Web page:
(or Pagefiles vs. Swap / Swapfiles)
Linux will swap existing pages to disk on a per process basis. In principle, a process might allocate 1 Gb of buffer, but always be using the same one physical page.
The advantage of this is that it is relatively simple to grasp and memory for a program is always allocated contiguously, the downside is that performance on a machine can become absolutely abysmal when the system ends up in a state where things are constantly swapping. The algorithm also involves the repeated swapping in and out of data that will not be used in the foreseeable future.
With swapping, parts of memory which are not in use are written to disk; this enables one to run several programs whose total memory consumption is greater than the amount of physical memory. When a program makes a request for a part of memory that was written to the disk, that part has to be loaded into memory. To make room for it, another part has to be written to the disk (effectively the two parts swap places – hence the name). This “extension” of physical memory is generally known as “virtual memory”.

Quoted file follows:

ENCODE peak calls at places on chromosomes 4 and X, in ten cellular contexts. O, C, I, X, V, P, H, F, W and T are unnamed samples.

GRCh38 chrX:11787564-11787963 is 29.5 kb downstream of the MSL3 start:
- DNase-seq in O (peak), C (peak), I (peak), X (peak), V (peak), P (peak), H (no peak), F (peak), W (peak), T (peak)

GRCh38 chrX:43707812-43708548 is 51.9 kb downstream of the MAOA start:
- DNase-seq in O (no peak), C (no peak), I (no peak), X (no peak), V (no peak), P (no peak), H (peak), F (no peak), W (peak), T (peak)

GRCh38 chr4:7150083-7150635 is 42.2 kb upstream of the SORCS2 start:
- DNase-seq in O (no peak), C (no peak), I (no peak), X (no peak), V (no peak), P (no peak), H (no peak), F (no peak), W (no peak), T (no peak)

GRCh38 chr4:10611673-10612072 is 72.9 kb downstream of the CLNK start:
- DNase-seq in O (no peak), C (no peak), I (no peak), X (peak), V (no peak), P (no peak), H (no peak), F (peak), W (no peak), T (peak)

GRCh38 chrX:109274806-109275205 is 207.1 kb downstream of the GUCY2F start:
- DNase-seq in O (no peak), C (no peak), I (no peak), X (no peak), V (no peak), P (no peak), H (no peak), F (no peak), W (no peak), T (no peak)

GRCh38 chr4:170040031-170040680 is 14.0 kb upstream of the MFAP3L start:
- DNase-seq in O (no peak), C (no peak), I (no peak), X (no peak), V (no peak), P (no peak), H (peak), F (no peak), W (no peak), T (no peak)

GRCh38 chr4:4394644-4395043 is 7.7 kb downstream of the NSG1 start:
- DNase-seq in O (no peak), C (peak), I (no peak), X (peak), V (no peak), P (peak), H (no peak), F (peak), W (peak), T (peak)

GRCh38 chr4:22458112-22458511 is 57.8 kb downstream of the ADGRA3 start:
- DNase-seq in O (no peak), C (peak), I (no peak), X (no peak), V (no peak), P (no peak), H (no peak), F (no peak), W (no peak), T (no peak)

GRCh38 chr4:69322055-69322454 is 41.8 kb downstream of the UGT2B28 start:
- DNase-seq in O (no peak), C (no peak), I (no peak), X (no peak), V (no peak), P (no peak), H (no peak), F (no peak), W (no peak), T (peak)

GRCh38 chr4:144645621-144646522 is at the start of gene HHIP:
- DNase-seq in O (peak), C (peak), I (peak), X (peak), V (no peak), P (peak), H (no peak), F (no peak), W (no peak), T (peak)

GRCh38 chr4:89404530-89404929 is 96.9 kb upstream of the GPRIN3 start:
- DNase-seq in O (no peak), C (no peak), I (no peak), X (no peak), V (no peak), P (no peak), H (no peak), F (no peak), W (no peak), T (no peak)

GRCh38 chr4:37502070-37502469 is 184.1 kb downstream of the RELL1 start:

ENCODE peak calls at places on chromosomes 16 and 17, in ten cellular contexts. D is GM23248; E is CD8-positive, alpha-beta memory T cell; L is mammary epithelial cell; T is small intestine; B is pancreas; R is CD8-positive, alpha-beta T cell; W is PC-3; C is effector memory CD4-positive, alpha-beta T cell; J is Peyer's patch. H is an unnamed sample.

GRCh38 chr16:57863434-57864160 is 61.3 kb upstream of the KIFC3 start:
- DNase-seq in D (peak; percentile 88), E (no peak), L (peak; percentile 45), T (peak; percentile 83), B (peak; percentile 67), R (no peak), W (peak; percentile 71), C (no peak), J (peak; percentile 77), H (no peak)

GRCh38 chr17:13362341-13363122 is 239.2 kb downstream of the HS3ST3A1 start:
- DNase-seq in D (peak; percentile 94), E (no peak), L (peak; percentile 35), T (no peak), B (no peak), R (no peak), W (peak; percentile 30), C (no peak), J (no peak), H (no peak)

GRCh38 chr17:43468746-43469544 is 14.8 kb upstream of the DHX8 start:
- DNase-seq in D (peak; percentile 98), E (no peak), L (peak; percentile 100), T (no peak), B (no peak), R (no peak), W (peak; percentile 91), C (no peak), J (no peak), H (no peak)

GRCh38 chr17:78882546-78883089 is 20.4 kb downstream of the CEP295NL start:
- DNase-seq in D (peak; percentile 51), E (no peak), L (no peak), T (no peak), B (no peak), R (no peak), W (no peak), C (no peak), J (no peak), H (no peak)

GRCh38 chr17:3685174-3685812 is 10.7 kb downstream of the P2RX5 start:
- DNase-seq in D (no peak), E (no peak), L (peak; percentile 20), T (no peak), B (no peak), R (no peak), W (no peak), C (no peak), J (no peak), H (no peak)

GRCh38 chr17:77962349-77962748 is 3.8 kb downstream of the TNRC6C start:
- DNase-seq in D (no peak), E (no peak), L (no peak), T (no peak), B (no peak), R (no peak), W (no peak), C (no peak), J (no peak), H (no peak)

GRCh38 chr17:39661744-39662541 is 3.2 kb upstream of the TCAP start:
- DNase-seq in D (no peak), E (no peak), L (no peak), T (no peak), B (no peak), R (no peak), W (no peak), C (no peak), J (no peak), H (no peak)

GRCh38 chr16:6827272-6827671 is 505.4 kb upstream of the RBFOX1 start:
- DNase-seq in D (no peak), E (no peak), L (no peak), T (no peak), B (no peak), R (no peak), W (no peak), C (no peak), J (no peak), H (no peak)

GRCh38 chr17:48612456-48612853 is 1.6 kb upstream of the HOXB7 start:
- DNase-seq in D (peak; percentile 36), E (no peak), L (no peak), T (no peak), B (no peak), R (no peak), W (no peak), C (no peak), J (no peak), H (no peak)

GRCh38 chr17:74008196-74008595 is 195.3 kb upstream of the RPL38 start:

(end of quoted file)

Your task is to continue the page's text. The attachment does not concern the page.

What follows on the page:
Modern systems use both paging and swapping, and pages are what is being swapped in and out of memory.
In contrast, paging files function by moving “pages” of a program from system memory into the paging file. These pages are 4KB in size. The entire program does not get swapped wholesale into the paging file.
While swapping occurs when there is heavy demand on the system memory, paging can occur preemptively. This means that the operating system can page out parts of a program when it is minimized or left idle for some time.
Swapfiles were used in old iterations of Microsoft Windows, prior to Windows 95. From Windows 95 onwards, all Windows versions use only paging files.
Windows 8 supports both paging and swapping. Paging will hold items that haven’t been accessed in a long time whereas swapping holds items that were recently taken out of memory. The items in pagingfile may not be accessed again for a long time whereas the items in swapfile might be accessed much sooner.
- “swapping” means put a whole program / process to swapspace on disk, while during “paging” only pages of memory are put onto disk (page = 4kb)
- because of its granularity, paging is often more efficient than swapping out the whoule process
- both mechanism can lead to performance degradation because content must be read out of multiple time slower disk storage instead of memory
- Windows 8 has both, pagefile and swapfile; the c:\swapfile.sys is used for the apps only